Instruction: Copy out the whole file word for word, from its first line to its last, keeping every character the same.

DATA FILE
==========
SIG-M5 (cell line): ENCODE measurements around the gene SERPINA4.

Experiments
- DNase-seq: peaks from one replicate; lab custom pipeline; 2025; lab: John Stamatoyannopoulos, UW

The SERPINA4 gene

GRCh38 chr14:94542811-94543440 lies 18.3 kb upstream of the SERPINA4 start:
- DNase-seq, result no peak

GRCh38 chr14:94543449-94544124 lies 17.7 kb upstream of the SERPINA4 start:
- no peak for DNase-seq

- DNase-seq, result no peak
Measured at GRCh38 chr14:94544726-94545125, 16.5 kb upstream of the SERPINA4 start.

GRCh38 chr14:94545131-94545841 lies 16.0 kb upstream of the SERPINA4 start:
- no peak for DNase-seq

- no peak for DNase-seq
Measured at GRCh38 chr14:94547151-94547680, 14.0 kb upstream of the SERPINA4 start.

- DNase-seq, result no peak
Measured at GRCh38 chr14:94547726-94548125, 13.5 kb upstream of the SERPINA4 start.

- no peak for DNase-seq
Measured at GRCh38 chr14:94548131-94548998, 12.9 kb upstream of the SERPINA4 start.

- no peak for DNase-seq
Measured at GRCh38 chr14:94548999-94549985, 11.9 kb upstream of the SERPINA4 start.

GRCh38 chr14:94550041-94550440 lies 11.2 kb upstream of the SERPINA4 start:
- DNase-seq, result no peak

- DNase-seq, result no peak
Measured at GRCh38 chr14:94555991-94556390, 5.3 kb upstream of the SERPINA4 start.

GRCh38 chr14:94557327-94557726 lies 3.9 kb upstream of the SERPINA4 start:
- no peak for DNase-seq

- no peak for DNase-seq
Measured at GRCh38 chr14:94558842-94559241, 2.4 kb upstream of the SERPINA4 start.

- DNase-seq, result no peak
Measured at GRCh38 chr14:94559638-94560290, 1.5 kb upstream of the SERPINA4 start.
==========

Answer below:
SIG-M5 (cell line): ENCODE measurements around the gene SERPINA4.

Experiments
- DNase-seq: peaks from one replicate; lab custom pipeline; 2025; lab: John Stamatoyannopoulos, UW

The SERPINA4 gene

GRCh38 chr14:94542811-94543440 lies 18.3 kb upstream of the SERPINA4 start:
- DNase-seq, result no peak

GRCh38 chr14:94543449-94544124 lies 17.7 kb upstream of the SERPINA4 start:
- no peak for DNase-seq

- DNase-seq, result no peak
Measured at GRCh38 chr14:94544726-94545125, 16.5 kb upstream of the SERPINA4 start.

GRCh38 chr14:94545131-94545841 lies 16.0 kb upstream of the SERPINA4 start:
- no peak for DNase-seq

- no peak for DNase-seq
Measured at GRCh38 chr14:94547151-94547680, 14.0 kb upstream of the SERPINA4 start.

- DNase-seq, result no peak
Measured at GRCh38 chr14:94547726-94548125, 13.5 kb upstream of the SERPINA4 start.

- no peak for DNase-seq
Measured at GRCh38 chr14:94548131-94548998, 12.9 kb upstream of the SERPINA4 start.

- no peak for DNase-seq
Measured at GRCh38 chr14:94548999-94549985, 11.9 kb upstream of the SERPINA4 start.

GRCh38 chr14:94550041-94550440 lies 11.2 kb upstream of the SERPINA4 start:
- DNase-seq, result no peak

- DNase-seq, result no peak
Measured at GRCh38 chr14:94555991-94556390, 5.3 kb upstream of the SERPINA4 start.

GRCh38 chr14:94557327-94557726 lies 3.9 kb upstream of the SERPINA4 start:
- no peak for DNase-seq

- no peak for DNase-seq
Measured at GRCh38 chr14:94558842-94559241, 2.4 kb upstream of the SERPINA4 start.

- DNase-seq, result no peak
Measured at GRCh38 chr14:94559638-94560290, 1.5 kb upstream of the SERPINA4 start.